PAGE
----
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The Best Bike Ride in America

Cycle Oregon XXV

2012: Celebrate an Anniversary in Style!

Rider Handbook
Cycle Oregonian – Day 1 / Day 2 / Day 3 / Day 4 / Day 5 / Day 6 / Day 7

Day 0 – September 8: Bly

You may have noticed that the dates for Cycle Oregon are September 8-15, but the Day 1 route is for September 9. That’s because of the often-overlooked Day 0. This is Saturday, the day that riders converge on the first overnight site in Bly. It’s the day to pick up your packets, re-acquaint with riders and Cycle O folks, get your tent routine down and maybe even go for a spin to loosen your legs. Dinner is served in the big tent, and there will be live entertainment on the stage along with ride announcements.

Day 1 – September 9: Bly to Silver Lake (70 miles)

“High Lonesome” Map
Start from Bly, heading north through Ponderosa country, where nearly wild cattle don’t know what to make of cyclists, and the views stretch as far as your imagination of the week ahead. Roll through high meadows filled with lush vegetation and wildflowers, ride ridgelines above marshlands teeming with wildlife, and traverse alpine forests on an isolated one-lane road. Relish the splendid isolation: It’s just you, your bike and the land spreading out around you today.

Day 2 – September 10: Silver Lake to Fort Klamath (81 miles)

“Marsh Madness” Map
The day begins roly-poly, climbing steadily past ranches tucked into pocket valleys and then turning to a section of up-and-down that’s like riding a half-pipe. Drop down into Klamath Marsh for a definition of “wide open,” as marshland and lily pads stretch out for miles in all directions and birds provide the soundtrack. On the way to Fort Klamath, Collier Park offers a green, shady oasis as well as fascinating vintage logging equipment. Finish with a satisfying, long glide into town.

Day 3 – September 11: Fort Klamath to Prospect (61 or 88 miles)

“Up, Down and All the Way Around” Map
Ride out of Fort Klamath past rich pastureland, as a long, steady warm-up ride almost imperceptibly turns into a true climb. Spin through the trees, catching glimpses of a jagged, rough-hewn canyon paralleling the road. Enter Crater Lake National Park and scale your way gradually to the indescribable views at the rim. Choose to tackle the challenging, never-flat Rim Road, or simply head back down and on to an exuberant 16-mile forest descent. At Union Creek, check out the Rogue Gorge before enjoying the gradual descent into Prospect.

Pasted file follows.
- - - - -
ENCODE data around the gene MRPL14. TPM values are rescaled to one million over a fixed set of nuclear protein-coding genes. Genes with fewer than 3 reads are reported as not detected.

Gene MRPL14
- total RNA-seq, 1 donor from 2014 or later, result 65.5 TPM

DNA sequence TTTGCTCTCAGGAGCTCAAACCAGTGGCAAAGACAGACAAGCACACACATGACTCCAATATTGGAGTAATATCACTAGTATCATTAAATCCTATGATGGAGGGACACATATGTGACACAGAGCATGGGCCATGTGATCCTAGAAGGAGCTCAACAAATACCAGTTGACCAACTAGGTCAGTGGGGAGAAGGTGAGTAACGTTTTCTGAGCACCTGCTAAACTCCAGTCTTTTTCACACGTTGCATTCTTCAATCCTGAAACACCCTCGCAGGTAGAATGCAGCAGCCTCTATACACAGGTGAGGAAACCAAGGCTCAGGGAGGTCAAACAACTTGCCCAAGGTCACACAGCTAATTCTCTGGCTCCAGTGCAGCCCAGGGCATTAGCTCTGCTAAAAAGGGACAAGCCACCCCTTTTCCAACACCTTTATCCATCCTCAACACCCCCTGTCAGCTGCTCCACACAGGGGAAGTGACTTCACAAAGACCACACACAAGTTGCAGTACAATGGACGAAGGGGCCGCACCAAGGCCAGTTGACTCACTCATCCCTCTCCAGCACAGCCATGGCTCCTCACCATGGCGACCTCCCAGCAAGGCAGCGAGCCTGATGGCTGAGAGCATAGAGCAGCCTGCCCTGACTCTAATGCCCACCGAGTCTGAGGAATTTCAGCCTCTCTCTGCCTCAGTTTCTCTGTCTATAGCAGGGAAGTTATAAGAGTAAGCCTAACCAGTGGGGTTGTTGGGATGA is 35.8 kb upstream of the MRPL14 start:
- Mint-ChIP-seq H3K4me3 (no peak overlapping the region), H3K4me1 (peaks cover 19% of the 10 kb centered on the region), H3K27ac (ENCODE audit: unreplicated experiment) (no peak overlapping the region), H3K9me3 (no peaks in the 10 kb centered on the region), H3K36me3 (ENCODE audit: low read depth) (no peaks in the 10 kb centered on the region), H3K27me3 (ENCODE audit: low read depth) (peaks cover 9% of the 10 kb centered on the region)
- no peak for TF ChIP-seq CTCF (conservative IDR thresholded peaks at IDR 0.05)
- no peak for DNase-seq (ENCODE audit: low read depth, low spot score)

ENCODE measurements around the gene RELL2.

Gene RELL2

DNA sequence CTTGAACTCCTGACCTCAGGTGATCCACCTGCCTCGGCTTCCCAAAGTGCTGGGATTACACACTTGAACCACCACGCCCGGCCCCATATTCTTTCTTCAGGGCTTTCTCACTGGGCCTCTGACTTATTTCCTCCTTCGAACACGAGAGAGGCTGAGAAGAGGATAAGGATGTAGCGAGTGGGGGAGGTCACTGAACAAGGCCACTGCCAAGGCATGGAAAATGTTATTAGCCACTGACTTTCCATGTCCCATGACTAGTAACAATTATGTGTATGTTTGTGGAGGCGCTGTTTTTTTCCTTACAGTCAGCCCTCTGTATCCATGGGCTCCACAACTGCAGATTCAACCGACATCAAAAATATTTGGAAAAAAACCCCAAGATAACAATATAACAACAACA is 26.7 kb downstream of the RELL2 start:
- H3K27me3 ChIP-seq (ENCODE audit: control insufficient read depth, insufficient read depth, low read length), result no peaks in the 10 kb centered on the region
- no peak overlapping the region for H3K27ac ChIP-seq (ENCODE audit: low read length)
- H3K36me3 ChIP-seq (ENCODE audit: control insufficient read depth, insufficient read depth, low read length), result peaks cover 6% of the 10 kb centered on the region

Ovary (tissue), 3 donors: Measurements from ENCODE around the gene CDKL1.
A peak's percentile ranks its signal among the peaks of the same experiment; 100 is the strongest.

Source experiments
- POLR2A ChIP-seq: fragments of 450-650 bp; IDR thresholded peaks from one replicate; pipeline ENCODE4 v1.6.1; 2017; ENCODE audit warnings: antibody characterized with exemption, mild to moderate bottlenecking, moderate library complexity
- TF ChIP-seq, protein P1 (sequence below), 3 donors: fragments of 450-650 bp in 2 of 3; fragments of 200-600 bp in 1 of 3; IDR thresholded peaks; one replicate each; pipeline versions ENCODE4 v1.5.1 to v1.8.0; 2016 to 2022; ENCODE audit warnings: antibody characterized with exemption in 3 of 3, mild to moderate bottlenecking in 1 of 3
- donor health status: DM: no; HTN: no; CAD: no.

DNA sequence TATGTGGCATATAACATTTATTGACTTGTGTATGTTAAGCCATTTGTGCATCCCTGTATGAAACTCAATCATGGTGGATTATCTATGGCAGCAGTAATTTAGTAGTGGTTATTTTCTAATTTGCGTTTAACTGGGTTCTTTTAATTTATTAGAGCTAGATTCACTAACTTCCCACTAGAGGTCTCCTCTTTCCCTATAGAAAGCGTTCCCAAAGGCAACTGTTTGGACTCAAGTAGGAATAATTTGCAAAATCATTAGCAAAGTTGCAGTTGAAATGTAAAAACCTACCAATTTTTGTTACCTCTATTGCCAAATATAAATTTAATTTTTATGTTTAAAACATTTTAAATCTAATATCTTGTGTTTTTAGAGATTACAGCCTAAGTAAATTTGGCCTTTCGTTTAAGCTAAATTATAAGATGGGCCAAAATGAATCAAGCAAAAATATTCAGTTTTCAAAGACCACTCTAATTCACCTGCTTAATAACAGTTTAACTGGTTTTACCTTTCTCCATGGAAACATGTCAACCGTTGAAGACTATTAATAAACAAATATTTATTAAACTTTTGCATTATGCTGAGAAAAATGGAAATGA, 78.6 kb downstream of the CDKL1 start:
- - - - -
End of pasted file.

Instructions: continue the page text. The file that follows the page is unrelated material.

Day 4 – September 12: Prospect to Ashland (76 miles)

“The Long and Winding Road” Map
Today offers seclusion of a different kind – more forest than prairie. Climb up out of Prospect, then ride a plateau past high-mountain meadows and lakes before a snaky green descent that will induce euphoria. Stop in picturesque Butte Falls for lunch, and gird up for a hearty climb in the afternoon. Onto Big Elk Road, surf waves of pavement for miles before connecting to Dead Indian Highway, which offers a section of velvet-smooth pavement, one last bit of work, then an extended thrill-ride descent into Ashland.

Day 5 – September 13: Ashland Layover Option (26 or 46 miles)

“Peak Experience”  Map
Ashland offers plenty of distractions that could keep you off your bike, but you might not want to miss the chance to take on one of the classic and beautiful climbs in Oregon. Ease out of town on Highway 66, then pedal the peaceful grades of the Old Siskiyou Highway, switchbacking in the shade of mossy overhanging trees. Emerge at Callahan’s next to I-5 and decide whether to take it on up to Mt. Ashland ski area. The bigger the climb, the longer the downhill!

Day 6 – September 14: Ashland to Klamath Falls (65 miles)

“Riding the Crest” Map
Remember Dead Indian Highway? Today, get a reverse perspective of what you flew past two days ago. It’s so quiet as you climb that you can hear cows tearing grass – plus you get stupendous views. Up top, see Mt. McLoughlin across meadows as you steadily climb through the forest and peak at the Pacific Crest Trail before turning onto Clover Creek Road for long stretches of tuck-in-and-grin as you transition from alpine forest to high desert. The finishing section from Keno to K Falls is smooth, flat and fast.

Day 7 – September 15: Klamath Falls to Bly (64 miles)

“Bly and the Big Blue Sky” Map
Early on today, access the unique OC&E Woods rail-to-trail path for miles of straight-and-true riding through the valley. At Olene, move on over to the road, winding to and fro through cattle range and fertile cropland along the Lost River on the way into Bonanza. After lunch, take on the reasonable climb over Bly Mountain and enjoy the twisting backside. From there the pavement is silky all the way home – if you get a tailwind it’ll be like sailing back into port after an amazing week-long voyage.